SINGAPORE—Tech giants such as Facebook Inc., Alphabet Inc.’s Google and Twitter Inc. would be required under a draft law introduced Monday in Singapore to immediately issue corrections of false information published on their platforms and inform users when they might have been exposed to inaccuracies.

The legislation is some of the most potentially sweeping anywhere against so-called "fake news’’ and would set a precedent for the global issue, which has seen a backlash against social media. Facebook, Twitter and Google all have their Asia-Pacific headquarters in Singapore, a wealthy nation of just 5.6 million people dominated by a single political party that critics say has used legislation to stifle political opposition, which it denies.


The legislation requires social-media companies to circulate corrections if content posted on their platforms is deemed by the government to be false and able to harm the public interest in Singapore. In some cases this would be required even if the offending content didn’t originally appear on their platforms, and could apply to traditional media as well.

Singapore is one of only a few countries that have introduced legislation to tackle fake news, but governments around the world are grappling with growth in manipulated or false viral content that they say can divide communities, manipulate elections and incite violence.

In India, more than 20 people were killed last year by mob violence following false rumors spread on Facebook’s WhatsApp messaging service. In countries including the U.S., false information on social media has been linked to foreign election interference.

The Protection from Online Falsehoods and Manipulation Bill was introduced Monday for a first reading in Parliament. It is expected to be debated and put to a vote in the coming weeks.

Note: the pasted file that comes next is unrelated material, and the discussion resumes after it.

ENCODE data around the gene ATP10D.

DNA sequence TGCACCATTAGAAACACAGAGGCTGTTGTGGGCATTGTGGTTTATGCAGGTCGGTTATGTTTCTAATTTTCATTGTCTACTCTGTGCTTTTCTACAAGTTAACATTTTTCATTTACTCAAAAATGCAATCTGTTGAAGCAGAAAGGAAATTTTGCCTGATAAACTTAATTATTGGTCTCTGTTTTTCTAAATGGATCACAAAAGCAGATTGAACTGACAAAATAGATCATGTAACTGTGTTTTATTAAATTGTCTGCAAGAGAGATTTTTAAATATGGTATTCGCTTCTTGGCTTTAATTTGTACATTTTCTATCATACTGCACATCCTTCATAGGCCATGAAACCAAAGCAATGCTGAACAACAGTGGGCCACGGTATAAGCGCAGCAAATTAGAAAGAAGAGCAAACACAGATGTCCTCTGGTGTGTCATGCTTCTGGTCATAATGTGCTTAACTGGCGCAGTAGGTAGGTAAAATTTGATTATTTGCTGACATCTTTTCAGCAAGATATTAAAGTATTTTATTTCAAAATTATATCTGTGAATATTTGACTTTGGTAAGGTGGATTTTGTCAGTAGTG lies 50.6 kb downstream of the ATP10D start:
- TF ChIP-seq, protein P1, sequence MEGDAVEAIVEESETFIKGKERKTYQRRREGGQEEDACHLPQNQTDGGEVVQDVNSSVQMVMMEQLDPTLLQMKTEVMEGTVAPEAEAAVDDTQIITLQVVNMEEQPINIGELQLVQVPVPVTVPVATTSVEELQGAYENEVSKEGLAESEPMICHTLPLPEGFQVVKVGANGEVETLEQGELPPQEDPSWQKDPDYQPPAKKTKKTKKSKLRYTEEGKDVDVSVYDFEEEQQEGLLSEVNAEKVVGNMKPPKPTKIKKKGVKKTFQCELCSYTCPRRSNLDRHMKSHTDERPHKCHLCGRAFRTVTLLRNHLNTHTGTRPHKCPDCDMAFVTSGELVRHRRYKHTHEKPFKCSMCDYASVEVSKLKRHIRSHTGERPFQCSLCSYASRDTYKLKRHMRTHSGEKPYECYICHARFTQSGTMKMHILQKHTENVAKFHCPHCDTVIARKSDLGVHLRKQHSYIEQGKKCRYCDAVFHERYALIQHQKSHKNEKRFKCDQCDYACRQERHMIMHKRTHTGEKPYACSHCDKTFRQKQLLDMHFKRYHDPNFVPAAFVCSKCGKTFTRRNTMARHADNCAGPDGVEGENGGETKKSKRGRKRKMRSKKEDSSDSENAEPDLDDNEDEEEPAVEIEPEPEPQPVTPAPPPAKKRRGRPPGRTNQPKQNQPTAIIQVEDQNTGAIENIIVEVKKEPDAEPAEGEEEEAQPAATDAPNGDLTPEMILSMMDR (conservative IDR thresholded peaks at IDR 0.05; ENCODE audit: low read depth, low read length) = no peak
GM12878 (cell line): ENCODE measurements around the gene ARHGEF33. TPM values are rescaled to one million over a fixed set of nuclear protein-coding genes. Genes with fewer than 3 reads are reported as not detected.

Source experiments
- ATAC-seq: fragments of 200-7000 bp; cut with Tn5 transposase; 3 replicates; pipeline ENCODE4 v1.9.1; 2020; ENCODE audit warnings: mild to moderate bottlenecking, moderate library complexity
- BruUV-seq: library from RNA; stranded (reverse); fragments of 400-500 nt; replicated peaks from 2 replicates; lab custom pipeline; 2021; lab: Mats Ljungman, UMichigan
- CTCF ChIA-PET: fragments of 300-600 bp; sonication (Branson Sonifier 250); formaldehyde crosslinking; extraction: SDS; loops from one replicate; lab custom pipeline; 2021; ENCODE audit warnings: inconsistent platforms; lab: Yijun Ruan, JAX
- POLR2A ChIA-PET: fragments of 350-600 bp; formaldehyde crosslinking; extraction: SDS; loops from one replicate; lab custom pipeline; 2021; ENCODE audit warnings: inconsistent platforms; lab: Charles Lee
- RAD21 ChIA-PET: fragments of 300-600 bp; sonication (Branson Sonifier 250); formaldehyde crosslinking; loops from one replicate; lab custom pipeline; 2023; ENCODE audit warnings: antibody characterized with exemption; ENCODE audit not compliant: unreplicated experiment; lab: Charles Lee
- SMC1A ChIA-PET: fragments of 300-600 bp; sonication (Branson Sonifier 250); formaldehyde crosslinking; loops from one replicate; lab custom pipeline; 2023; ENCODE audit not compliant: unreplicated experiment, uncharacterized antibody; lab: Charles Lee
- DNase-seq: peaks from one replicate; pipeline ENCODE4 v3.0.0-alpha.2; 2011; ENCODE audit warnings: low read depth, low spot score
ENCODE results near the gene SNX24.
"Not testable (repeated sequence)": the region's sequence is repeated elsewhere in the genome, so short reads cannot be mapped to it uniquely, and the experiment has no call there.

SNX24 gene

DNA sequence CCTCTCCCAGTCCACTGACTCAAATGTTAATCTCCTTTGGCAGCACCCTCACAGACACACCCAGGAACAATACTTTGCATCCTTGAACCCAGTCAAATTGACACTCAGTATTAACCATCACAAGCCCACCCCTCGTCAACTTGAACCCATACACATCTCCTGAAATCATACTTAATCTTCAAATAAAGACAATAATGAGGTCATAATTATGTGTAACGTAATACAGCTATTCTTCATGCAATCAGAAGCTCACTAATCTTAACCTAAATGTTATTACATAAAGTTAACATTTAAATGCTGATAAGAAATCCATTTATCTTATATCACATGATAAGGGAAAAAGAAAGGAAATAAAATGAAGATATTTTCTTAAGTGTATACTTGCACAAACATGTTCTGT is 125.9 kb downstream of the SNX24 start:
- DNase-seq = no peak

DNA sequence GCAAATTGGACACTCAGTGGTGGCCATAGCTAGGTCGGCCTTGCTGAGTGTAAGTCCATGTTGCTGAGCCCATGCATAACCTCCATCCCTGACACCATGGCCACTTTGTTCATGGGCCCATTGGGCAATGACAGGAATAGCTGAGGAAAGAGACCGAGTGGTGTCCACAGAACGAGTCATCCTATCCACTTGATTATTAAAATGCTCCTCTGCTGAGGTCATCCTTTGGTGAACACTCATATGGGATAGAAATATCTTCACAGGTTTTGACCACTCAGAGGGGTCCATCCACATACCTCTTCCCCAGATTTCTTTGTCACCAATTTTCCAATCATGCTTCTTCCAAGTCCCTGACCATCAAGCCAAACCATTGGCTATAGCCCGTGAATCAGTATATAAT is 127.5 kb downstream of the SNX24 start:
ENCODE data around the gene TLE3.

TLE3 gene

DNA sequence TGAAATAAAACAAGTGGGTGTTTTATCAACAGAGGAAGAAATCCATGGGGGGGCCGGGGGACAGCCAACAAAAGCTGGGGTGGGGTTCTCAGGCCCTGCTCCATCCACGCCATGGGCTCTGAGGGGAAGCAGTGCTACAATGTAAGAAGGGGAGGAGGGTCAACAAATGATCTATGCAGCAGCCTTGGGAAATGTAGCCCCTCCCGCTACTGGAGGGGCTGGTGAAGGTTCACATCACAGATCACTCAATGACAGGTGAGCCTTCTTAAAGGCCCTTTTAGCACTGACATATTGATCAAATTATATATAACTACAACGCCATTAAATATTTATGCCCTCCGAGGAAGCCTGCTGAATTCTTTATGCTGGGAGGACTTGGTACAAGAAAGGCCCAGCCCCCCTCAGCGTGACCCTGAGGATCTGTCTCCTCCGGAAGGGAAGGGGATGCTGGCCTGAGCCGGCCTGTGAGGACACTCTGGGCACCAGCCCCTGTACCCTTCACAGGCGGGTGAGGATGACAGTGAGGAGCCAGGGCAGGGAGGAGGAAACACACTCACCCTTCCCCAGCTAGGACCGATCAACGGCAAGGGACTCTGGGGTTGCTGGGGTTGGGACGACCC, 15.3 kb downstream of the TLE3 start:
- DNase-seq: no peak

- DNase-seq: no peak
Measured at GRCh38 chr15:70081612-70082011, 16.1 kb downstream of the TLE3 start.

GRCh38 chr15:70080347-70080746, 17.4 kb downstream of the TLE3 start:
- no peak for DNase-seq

Singapore officials say tech companies must take responsibility for content published on their platforms and will face possible fines for noncompliance. “Essentially you have to take a policy viewpoint as to whether anyone can be allowed, in pursuit of profit, to damage your country,” said K. Shanmugam, Singapore’s law minister. “I think as a government, we owe a duty to our citizens to make sure that we protect our society.”

Facebook said late Monday that it shares a commitment to reduce the spread of false information but is concerned with aspects of the law that give the government broad powers to compel it to remove content. Google said it will study the bill and urged the government to allow for a full and transparent public consultation on the legislation. Twitter said it recognizes the importance of the topic and will assess the implications of the law.

The Asia Internet Coalition, an industry group that comprises the big tech companies, said it supports the government’s goals of protecting social harmony but is concerned that the Singapore government would have discretion over what is true and what is false. “This level of overreach poses significant risks to freedom of expression and speech, and could have severe ramifications both in Singapore and around the world,” it said.

Tech companies might need to build new software to comply with Singapore’s law, and if other countries took differing approaches the companies could be faced with a complex global environment for compliance.

Click here to read more at The Wall Street Journal, where this story was originally published.